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Last Lake Standing: Clean Water Act Jurisdiction in the Alaskan Frontier After <i>Rapanos v. United States</i>

July 2008

Citation: ELR 10473

Author: Matthew A. Axtell

Editors' Summary: Environmental professionals continue to consider the implications of the 2006 U.S. Supreme Court landmark decision regarding CWA jurisdiction, Rapanos v. United States. In this Article, Matthew A. Axtell uses Justice William O. Douglas'travel description of Alaska's Last Lake as a hypothetical to test the potential impact of the 2001 SWANCC decision as well as Rapanos on the federal government's CWA authority in Alaska. He begins by analyzing the CWA regulatory regime that applied for many years to Alaskan tundra wetlands before SWANCC and Rapanos. He then suggests that the broad assertions of federal authority under the old regime merit reevaluation in light of the Supreme Court's recent decisions. Finally, he applies concepts and guidance derived from SWANCC and Rapanos to the Last Lake hypothetical, studying whether the area may possess the physical, chemical, biological, and hydrological characteristics now necessary to qualify as a water of the United States subject to the CWA.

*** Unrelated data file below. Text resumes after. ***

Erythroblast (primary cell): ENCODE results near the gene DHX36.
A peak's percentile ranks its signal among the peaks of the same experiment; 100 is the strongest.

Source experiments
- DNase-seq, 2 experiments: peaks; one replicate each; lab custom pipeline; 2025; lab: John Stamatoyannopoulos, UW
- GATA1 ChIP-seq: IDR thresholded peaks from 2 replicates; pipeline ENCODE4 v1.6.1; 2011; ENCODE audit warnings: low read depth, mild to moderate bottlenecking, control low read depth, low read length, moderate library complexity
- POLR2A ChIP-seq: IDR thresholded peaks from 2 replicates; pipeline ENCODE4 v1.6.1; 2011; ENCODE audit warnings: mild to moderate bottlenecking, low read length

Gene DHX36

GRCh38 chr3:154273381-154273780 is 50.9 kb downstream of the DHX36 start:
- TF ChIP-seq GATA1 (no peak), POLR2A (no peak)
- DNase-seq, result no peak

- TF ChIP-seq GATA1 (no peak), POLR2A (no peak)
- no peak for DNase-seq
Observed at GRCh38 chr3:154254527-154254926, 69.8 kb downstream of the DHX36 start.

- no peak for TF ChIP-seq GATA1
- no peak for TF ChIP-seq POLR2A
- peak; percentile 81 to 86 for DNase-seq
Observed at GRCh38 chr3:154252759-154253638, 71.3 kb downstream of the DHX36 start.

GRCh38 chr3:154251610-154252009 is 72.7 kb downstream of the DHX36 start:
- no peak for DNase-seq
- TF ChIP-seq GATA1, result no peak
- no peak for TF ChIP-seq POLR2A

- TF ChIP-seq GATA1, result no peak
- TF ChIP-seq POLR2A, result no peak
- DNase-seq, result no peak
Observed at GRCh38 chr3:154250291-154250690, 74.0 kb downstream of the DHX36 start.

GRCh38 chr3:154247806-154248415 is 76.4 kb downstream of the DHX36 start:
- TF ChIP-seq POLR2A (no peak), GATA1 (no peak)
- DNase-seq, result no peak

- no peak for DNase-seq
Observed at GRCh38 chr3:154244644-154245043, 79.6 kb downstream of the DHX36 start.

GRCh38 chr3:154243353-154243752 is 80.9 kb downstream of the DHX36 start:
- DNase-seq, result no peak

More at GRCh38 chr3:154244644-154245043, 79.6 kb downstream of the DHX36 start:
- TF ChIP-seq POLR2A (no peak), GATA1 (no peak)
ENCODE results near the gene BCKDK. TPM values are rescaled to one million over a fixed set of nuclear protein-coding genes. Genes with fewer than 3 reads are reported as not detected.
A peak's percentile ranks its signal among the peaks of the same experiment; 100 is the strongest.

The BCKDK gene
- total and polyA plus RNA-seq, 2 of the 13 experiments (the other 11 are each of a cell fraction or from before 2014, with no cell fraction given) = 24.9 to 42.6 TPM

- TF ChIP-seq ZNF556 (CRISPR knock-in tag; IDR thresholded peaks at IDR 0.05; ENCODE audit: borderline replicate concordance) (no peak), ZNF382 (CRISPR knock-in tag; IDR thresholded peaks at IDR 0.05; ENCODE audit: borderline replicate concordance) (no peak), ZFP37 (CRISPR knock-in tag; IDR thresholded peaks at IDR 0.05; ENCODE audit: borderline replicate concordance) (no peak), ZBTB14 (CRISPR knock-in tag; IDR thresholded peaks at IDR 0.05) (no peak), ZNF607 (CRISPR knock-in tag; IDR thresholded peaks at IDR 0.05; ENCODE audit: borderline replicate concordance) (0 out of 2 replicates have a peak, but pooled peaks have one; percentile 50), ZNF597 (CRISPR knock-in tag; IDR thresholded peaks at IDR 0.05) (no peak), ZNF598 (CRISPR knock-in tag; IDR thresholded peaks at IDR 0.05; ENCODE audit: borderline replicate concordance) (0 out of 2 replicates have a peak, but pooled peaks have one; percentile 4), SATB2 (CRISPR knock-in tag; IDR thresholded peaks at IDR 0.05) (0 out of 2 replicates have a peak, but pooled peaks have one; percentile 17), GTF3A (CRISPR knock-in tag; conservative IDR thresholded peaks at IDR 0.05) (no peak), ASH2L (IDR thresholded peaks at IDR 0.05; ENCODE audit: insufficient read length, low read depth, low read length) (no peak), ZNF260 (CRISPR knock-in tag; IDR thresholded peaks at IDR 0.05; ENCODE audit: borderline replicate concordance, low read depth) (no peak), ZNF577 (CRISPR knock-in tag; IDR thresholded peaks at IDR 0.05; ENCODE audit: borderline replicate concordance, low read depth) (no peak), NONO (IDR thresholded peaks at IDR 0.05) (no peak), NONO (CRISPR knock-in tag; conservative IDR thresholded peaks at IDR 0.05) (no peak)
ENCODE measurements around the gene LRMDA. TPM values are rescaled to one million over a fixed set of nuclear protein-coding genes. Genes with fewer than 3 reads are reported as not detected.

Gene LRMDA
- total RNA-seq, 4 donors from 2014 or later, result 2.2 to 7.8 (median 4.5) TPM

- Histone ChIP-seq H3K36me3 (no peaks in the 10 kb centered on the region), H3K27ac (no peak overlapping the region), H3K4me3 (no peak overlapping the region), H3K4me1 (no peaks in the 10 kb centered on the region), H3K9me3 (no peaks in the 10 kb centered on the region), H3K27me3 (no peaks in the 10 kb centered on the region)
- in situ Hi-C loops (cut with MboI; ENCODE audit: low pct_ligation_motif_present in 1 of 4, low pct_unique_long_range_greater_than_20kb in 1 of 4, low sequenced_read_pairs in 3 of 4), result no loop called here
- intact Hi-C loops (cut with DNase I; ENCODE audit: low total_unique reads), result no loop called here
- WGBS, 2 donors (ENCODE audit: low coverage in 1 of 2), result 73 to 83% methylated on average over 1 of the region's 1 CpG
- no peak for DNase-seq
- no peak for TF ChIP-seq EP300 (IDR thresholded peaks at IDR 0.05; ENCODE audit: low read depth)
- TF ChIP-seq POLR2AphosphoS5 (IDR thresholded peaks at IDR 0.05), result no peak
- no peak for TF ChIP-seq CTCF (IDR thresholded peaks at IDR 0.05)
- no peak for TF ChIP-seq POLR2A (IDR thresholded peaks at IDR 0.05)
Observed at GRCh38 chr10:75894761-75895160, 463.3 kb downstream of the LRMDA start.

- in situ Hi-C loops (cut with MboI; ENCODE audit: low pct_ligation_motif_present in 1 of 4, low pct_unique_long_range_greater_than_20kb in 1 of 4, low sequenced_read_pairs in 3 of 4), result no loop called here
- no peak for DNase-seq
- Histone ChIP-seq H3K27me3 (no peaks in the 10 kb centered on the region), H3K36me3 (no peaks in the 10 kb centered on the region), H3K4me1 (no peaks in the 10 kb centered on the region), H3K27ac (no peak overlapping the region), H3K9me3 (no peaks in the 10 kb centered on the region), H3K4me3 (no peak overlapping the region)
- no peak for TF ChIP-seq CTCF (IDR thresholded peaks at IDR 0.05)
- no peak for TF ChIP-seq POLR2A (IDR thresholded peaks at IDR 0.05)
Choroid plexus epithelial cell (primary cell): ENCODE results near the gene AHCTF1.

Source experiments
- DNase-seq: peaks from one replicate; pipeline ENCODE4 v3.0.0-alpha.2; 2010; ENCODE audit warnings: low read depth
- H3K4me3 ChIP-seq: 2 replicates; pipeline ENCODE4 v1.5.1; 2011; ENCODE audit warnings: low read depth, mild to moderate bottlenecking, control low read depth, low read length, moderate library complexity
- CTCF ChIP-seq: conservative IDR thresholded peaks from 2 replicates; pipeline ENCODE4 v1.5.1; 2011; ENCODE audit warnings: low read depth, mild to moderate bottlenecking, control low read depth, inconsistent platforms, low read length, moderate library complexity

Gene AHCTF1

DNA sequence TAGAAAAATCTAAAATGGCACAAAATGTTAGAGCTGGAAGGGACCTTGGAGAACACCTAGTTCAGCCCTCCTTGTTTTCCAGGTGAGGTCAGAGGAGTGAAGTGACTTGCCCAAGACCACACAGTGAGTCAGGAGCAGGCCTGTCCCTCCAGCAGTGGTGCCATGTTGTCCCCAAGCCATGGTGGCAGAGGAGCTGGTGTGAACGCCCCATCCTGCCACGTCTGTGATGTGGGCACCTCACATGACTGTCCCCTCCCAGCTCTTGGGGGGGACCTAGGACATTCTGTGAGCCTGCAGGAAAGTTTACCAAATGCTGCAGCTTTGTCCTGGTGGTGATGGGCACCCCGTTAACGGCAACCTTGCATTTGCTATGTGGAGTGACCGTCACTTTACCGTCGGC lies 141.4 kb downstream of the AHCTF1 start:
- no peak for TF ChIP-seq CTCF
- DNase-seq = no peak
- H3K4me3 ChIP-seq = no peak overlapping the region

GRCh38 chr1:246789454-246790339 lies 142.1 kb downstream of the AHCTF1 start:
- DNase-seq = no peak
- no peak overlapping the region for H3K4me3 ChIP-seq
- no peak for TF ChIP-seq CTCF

Matthew A. Axtell is an associate with Vinson & Elkins LLP, Washington, D.C. From 2002 to 2006, he was Assistant Counsel for Environmental Law in the Office of the Chief Counsel, U.S. Army Corps of Engineers, where he provided counsel on the Rapanos case.

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